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The necessity for simultaneous bilateral total knee arthroplasty: a neglected point in patients with severe deformity
ESSKA Academy. Ganji R. Nov 8, 2019; 284379; epEKA-42 Topic: Joint Replacement
Dr. Rashid Ganji
Dr. Rashid Ganji
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The necessity for simultaneous bilateral total knee arthroplasty: a neglected point in patients with severe deformity

ePoster - epEKA-42

Topic: TKA

Ganji R.1, Zarifian A.2, Ganji S.1, Ghaboulian N.1
1Sina Hospital, Department of Orthopedics, Mashhad, Iran, Islamic Republic of, 2Mashhad University of Medical Sciences, Orthopedic Research Center, Mashhad, Iran, Islamic Republic of

Introduction: There is controversy regarding whether it is more advantageous to perform simultaneous bilateral total knee arthroplasty (SBTKA) or staged TKA. On the one hand, SBTKA leads to better recovery, shorter hospital stay, less costs, and requiring anesthesia once. On the other hand, some surgeons believe that SBTKA has a higher chance of complications and mandates careful patient selection.
Objectives: An important yet neglected point in this regard is that patients with severe bilateral deformity who have balanced gait should be exclusively treated with SBTKA. Staged TKA approach in such patients might result in an imbalanced gait and more difficulty walking, which in turn leads to further complications, i.e. falling, hip fractures, and peri-prosthetic fractures. Moreover, patients put more pressure and weight on the operated knee, which reduces the longevity of prosthesis. This problem is more critical in developing countries, where TKA is not well received by patients. Therefore, performing unilateral TKA and postponing the other side for later stages would reduce the patient satisfaction and might end in forgoing the second TKA. This often results in aggravated arthritis in the non-operated knee and complications in the prosthesis.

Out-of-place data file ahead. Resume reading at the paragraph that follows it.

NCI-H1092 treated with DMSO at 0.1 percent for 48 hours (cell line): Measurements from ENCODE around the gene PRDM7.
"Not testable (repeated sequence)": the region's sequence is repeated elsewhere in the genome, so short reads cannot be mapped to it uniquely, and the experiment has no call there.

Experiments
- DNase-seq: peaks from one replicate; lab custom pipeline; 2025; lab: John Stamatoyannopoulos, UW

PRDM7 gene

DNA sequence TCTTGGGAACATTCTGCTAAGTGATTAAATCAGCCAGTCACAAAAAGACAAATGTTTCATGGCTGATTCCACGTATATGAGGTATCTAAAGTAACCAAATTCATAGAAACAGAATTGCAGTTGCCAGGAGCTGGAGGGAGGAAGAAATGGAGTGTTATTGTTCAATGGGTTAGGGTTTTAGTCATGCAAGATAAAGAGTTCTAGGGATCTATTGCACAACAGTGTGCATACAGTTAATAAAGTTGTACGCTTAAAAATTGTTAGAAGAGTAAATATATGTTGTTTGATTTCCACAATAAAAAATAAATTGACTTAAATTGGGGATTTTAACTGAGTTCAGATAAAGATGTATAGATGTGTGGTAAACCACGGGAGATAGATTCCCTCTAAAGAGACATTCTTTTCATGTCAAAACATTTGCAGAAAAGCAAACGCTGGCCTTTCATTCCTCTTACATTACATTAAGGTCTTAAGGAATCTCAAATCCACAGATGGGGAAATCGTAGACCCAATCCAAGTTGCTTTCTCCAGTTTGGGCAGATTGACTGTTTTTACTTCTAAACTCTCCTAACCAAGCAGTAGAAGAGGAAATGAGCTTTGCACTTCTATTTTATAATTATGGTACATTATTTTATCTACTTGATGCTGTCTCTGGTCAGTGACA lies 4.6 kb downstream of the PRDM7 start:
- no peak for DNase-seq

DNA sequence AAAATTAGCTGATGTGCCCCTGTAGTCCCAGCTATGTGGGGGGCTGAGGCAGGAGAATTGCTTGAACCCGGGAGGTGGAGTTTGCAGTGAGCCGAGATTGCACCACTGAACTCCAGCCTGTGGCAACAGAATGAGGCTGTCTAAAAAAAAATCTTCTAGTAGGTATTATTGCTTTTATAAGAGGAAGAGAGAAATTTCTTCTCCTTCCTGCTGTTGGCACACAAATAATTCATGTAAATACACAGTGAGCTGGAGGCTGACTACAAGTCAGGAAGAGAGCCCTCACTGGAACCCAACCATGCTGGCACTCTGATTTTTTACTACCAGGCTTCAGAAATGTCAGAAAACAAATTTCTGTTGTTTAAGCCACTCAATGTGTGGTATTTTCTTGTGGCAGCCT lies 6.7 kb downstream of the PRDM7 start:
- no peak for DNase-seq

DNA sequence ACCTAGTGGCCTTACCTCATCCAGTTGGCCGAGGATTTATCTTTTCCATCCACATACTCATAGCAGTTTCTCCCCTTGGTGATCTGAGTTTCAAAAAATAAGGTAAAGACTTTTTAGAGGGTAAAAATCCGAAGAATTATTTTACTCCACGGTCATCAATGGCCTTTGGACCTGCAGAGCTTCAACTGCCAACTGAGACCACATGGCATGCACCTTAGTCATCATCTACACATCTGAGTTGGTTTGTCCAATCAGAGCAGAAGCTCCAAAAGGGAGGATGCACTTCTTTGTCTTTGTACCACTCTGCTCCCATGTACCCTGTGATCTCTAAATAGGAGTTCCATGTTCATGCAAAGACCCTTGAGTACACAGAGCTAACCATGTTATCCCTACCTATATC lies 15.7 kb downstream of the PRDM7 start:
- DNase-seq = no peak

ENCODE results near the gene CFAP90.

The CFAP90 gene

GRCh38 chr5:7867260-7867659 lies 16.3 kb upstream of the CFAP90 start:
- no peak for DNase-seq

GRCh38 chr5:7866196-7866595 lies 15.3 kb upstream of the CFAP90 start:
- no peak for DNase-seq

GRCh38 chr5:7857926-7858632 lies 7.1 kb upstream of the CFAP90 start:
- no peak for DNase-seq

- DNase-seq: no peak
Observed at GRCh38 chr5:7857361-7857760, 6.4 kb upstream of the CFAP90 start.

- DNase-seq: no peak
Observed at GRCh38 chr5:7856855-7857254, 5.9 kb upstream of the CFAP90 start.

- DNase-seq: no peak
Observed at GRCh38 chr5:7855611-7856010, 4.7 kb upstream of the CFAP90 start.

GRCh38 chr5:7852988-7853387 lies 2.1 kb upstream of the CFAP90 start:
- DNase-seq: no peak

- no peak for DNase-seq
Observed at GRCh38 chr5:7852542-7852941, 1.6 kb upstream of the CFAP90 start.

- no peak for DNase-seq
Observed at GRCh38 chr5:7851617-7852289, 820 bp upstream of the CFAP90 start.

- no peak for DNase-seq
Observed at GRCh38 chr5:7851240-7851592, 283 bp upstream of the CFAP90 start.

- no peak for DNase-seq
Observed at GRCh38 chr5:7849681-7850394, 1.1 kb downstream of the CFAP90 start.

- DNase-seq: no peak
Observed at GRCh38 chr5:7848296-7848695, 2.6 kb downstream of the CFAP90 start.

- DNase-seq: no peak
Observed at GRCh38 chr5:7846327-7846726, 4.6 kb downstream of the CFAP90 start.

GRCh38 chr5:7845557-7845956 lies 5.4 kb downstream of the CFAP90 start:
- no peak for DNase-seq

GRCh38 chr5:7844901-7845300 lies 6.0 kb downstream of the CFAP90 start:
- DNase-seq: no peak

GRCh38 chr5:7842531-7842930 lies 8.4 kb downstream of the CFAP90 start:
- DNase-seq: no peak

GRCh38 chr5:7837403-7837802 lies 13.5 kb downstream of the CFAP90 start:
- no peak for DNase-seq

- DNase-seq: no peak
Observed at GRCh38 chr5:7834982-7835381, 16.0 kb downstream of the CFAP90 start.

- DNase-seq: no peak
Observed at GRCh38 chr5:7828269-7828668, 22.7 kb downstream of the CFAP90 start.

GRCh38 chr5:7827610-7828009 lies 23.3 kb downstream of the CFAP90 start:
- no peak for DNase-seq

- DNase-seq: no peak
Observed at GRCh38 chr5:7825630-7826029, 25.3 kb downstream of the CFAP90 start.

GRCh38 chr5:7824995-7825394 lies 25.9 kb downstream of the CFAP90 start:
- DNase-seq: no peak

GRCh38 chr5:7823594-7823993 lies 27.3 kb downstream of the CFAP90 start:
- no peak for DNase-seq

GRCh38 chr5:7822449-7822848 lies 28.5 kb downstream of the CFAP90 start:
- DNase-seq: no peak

Aims: We intend to assess the necessity of SBTKA in patients with severe deformity who referred to our clinic for TKA.
Methods: In this ethically approved cross-sectional prospective study, we included all knees operated in our center during Mach 2016-April 2017. All TKAs performed by one single surgeon were extracted from a single-center database comprising over 5000 TKA operations. Outcome was measured by severity of deformity, need for SBTKA (bilateral deformity), and referring of patients for second TKA during a 2-year follow-up.
Results: Overall, 672 patients were operated, of whom 86.7% were female. The mean age was 66.78±7.21 years. Of 672 patients, 63 (36.62%) had bilateral severe (>15 deg) deformity and were operated bilaterally. Unilateral TKA was done in 156 (25.63%) patients, among whom 54 (34.6%) needed TKA for both sides according to physical exam and imaging. However, only 15 (27.7%) referred for the second TKA.
Conclusion: It seems necessary to perform SBTKA in patients with severe deformities, even if the patients are high-risk. It might be better to reconsider performing TKA than to perform staged unilateral TKA in patients suffering from such deformities.
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